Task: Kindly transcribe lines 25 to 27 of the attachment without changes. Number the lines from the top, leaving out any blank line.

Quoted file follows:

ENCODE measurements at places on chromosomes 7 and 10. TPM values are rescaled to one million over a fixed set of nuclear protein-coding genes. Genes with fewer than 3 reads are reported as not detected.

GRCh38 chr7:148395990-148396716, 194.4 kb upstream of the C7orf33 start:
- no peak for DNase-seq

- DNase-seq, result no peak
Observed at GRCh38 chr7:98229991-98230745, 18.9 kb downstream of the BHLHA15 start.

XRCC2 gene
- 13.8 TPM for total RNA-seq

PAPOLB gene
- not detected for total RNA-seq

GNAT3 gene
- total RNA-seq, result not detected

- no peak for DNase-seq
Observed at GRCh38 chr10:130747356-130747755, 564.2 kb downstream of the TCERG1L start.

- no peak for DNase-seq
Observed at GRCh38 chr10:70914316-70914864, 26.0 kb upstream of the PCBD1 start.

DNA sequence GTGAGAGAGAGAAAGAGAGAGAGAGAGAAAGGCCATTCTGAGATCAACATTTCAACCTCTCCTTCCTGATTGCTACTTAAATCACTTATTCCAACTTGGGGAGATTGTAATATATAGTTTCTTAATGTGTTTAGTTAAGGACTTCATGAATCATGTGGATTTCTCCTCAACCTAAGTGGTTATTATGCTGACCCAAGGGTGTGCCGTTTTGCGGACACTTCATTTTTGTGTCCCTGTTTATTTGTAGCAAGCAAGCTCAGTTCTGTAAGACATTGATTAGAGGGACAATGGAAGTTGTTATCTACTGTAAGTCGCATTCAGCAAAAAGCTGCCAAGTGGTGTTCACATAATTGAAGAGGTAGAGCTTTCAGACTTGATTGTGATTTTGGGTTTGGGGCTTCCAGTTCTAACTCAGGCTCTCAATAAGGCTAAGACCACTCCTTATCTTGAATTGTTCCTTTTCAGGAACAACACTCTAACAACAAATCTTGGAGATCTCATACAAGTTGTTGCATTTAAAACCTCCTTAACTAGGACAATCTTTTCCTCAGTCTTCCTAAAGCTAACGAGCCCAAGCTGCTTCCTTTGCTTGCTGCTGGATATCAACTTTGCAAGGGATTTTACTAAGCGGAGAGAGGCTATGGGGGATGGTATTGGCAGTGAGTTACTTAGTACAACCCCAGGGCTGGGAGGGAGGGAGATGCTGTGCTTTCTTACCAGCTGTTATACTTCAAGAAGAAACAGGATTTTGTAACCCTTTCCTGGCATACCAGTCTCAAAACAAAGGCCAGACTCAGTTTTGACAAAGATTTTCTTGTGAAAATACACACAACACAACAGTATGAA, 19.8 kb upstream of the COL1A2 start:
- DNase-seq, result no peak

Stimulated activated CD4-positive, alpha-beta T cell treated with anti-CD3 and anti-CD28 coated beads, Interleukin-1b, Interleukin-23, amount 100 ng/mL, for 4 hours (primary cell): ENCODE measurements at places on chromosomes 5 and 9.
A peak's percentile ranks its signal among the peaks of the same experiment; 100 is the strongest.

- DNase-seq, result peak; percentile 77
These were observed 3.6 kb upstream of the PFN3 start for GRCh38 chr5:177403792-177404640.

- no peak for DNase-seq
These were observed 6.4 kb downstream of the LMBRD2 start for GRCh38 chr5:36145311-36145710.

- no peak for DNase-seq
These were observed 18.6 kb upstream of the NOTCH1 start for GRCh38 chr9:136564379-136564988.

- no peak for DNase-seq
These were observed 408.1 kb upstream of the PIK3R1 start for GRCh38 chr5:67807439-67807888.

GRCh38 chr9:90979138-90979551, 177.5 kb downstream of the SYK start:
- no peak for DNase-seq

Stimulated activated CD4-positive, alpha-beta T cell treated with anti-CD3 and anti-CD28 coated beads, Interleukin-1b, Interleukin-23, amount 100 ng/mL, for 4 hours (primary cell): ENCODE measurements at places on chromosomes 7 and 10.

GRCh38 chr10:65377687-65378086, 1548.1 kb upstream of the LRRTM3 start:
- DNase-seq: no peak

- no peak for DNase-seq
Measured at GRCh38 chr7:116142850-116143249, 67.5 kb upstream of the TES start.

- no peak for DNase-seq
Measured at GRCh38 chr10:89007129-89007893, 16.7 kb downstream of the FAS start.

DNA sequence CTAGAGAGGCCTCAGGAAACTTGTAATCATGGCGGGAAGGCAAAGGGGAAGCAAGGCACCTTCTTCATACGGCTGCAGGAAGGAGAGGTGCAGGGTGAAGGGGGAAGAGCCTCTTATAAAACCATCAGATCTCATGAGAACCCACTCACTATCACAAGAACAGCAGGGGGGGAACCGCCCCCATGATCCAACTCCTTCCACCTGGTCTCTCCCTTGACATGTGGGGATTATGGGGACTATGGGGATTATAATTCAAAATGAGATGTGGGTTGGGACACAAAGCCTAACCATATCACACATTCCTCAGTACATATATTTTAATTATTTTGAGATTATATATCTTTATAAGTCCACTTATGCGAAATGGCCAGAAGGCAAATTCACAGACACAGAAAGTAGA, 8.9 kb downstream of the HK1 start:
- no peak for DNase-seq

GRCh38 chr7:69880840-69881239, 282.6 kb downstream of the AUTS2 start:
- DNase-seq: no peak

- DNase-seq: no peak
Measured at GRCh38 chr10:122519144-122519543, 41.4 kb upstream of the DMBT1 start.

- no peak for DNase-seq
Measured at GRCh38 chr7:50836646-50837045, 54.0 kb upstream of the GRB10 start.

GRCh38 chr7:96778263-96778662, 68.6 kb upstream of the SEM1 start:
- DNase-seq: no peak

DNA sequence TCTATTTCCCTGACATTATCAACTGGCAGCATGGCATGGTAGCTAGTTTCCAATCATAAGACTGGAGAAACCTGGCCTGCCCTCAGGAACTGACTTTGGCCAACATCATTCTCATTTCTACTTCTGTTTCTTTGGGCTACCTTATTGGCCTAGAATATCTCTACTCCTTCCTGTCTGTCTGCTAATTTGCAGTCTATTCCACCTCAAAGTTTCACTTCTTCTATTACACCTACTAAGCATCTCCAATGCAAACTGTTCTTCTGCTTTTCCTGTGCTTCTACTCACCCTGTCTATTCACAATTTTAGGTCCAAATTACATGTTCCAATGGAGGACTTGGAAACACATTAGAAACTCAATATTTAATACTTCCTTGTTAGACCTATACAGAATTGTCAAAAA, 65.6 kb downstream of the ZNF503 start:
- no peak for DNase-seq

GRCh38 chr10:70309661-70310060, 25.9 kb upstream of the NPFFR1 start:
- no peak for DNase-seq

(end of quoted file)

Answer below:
These were observed 18.6 kb upstream of the NOTCH1 start for GRCh38 chr9:136564379-136564988.

- no peak for DNase-seq
These were observed 408.1 kb upstream of the PIK3R1 start for GRCh38 chr5:67807439-67807888.